On Sunday, 14 November 2021 the NSW Government issued a very discreet media release wherein it stated that it intends to imminently repeal protections afforded to NSW workers in the wake of the COVID-19 pandemic.

In May 2020, when the effects of the COVID pandemic were becoming readily apparent, the Government introduced a special law (section 19B of the Workers Compensation Act). That law introduced a presumption that if a prescribed worker contracts COVID-19 whilst engaged in various forms of employment, then the disease will be presumed to have been contracted during the course of that work.

For the purpose of that law, a prescribed worker includes someone working in retail, education, healthcare, disability or aged care, and emergency services (just to name a few). In order words, those workers who are most at risk and vulnerable to the COVID virus.

Essentially, if such a worker contracted COVID-19, then it was automatically presumed that their employment had been the cause of their contracting the virus.

Why is this important?

The law typically requires a worker to prove their case and, in the context of workers compensation, to prove that their employment was a substantial contributing factor to their ultimate injury.

In the case of a spinal injury resulting in the midst of performing heavy lifting at work, these matters are much clearer cut.

However, when asking a worker to prove that they contracted COVID-19 in the workplace, how is that achieved?

In reality, the worker will be relying upon:

  1. NSW contact tracers to appropriately identify the source of infection; or
  2. Employers to be transparent and openly provide evidence as to whether other employees are vaccinated, had symptoms, have been required to self-isolate, or have tested positive.

Of course, the worker will be facing an uphill battle in those circumstances. They will be relying upon a system of contact tracing which has previously been overwhelmed and unable to cope with the number of cases circulating the State. Furthermore, employers have been known to construct a proverbial wall to block-out employees and the flow of information relating to case-sensitive information.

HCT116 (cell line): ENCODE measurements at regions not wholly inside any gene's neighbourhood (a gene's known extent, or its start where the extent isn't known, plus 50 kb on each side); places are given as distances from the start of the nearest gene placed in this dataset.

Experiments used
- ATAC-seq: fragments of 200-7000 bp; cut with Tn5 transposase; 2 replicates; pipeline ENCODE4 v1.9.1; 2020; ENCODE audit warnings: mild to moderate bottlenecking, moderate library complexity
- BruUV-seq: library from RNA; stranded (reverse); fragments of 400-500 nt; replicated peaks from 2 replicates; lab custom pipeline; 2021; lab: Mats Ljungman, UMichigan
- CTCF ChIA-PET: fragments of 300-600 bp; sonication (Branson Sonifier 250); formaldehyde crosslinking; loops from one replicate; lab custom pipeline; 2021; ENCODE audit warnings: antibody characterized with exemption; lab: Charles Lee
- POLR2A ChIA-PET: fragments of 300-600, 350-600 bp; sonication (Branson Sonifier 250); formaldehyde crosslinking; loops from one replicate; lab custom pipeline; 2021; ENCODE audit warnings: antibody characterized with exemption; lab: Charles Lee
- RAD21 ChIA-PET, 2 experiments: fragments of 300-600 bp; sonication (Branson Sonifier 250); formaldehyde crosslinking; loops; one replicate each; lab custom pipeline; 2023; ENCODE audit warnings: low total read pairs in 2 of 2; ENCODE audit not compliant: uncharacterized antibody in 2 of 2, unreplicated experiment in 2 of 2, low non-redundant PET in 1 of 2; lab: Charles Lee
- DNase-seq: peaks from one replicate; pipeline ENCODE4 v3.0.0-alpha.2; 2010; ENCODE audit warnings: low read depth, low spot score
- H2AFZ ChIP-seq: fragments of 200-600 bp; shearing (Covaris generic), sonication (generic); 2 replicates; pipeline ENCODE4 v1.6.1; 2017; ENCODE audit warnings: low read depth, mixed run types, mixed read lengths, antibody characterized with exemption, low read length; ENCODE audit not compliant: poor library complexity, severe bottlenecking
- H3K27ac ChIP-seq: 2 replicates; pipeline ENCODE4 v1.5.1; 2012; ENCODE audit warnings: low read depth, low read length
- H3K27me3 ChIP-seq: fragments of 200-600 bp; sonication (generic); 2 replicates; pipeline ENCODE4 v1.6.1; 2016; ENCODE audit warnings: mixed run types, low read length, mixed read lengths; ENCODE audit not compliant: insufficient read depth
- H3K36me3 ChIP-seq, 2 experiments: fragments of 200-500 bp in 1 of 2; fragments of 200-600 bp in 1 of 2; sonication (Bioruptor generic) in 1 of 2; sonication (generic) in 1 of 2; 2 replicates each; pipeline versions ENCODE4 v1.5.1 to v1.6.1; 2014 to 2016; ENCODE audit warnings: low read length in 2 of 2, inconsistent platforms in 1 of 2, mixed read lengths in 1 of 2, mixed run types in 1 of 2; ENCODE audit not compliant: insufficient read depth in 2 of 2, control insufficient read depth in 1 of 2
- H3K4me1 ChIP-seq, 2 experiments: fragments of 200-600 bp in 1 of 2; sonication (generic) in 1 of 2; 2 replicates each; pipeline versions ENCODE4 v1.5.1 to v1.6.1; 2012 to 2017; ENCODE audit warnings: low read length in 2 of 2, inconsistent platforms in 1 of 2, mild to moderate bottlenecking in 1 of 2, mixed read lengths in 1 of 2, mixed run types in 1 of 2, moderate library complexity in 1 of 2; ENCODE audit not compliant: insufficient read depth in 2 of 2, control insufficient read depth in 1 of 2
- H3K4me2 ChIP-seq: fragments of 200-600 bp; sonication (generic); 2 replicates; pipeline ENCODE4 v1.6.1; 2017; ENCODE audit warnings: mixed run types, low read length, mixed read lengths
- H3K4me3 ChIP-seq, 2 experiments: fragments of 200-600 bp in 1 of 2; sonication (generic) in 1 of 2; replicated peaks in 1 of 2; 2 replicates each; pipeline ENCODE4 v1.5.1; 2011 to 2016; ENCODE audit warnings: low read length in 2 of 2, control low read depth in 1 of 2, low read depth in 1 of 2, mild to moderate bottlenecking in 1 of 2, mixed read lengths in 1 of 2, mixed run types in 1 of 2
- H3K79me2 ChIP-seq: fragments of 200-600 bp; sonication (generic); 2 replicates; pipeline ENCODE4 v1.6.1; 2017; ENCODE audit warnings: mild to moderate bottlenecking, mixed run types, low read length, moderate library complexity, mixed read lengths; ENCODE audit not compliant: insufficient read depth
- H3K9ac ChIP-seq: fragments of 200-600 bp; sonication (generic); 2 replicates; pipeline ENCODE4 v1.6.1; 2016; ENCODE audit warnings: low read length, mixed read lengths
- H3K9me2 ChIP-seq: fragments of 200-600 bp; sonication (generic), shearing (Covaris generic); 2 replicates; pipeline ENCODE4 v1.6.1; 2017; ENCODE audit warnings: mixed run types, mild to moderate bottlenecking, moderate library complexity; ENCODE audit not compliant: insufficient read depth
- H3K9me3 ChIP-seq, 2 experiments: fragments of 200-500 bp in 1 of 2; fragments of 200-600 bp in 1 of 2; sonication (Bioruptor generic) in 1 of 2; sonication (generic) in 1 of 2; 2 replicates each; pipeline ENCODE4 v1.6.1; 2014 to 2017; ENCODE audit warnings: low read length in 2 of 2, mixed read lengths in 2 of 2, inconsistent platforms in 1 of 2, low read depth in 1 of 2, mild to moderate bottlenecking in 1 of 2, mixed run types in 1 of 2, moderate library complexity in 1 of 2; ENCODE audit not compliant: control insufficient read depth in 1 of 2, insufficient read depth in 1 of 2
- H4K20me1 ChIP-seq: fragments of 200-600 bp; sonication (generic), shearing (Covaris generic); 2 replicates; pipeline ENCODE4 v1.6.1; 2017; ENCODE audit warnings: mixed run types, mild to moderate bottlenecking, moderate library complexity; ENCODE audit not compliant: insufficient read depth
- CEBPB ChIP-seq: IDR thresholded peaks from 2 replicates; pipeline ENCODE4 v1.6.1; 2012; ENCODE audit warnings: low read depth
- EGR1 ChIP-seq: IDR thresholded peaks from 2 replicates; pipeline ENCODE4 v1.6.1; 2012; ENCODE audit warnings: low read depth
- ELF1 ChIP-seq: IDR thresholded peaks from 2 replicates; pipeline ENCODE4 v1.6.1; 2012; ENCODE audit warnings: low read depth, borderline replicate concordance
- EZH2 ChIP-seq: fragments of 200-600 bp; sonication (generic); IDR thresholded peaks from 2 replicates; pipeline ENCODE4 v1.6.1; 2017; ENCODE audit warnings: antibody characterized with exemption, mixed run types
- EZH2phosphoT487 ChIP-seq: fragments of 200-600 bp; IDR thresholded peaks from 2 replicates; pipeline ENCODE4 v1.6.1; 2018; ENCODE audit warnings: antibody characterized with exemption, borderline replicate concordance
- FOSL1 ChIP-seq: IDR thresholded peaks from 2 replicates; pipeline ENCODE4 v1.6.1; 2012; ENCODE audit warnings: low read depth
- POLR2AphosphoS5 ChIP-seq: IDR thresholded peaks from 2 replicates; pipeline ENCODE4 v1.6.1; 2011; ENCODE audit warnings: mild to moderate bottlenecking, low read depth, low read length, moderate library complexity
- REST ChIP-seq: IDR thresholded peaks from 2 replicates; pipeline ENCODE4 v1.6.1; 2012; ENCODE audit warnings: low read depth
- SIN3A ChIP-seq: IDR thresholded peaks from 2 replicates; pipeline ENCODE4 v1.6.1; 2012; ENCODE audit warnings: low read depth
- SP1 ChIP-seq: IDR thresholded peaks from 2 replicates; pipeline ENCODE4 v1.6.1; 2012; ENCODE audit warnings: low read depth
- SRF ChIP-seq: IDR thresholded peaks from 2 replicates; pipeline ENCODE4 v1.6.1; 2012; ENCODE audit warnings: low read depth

The worker is, therefore, left alone and unable to effectively prove their case.

The presumption in favour of COVID being caused by employment reverses those issues. It relies on the party with access to the most information and power (the employer) to provide the information to disprove, on the balance of probability (likelihood) that the virus was not contracted at work. How can they do that? Of course, employers have access (or can request) information from employees during periods of absence or illness and are therefore in a better position to be aware of whether other employees (who could spread the virus) are sick from COVID. They are also more likely to be contacted by the relevant NSW government contact tracers, to inform them about any COVID risks or exposures.

It therefore makes sense to have such a presumption.

However, the NSW Government has clearly prioritised the economic reopening of NSW ahead of the wellbeing of workers. Indeed, in their press release they have said “Now that the economy is steadily reopening, we want businesses investing in new staff and higher wages, not inflated insurance bills… Small businesses have been hit hard enough by COVID-19 restrictions over the past two years, so now would be the wrong time for them to be slugged with a massive, unexpected insurance premium increase”.

Instead, the worker will be required to prove their case against what is set to be insurmountable odds. Furthermore, the worker will be relying upon their lawyers to invest significant time effort and expertise into the case.

What is forgotten is that those lawyers will often be paid heavily restricted fees as low as $1,800 under an ILARS grant to perform work often exceeding $20,000, and in more complex cases often exceeding $30,000.

What will this mean? Some lawyers will simply turn workers away, restricting their ability to access justice.

The introduction of the presumption relating to COVID-19 in the workplace was a step in the right direction to balancing the scales between employer and worker. Those scales are now being tipped back in favour of employers and, whilst that may help small business short term, it is likely to significantly impact the workforce whom they employ.

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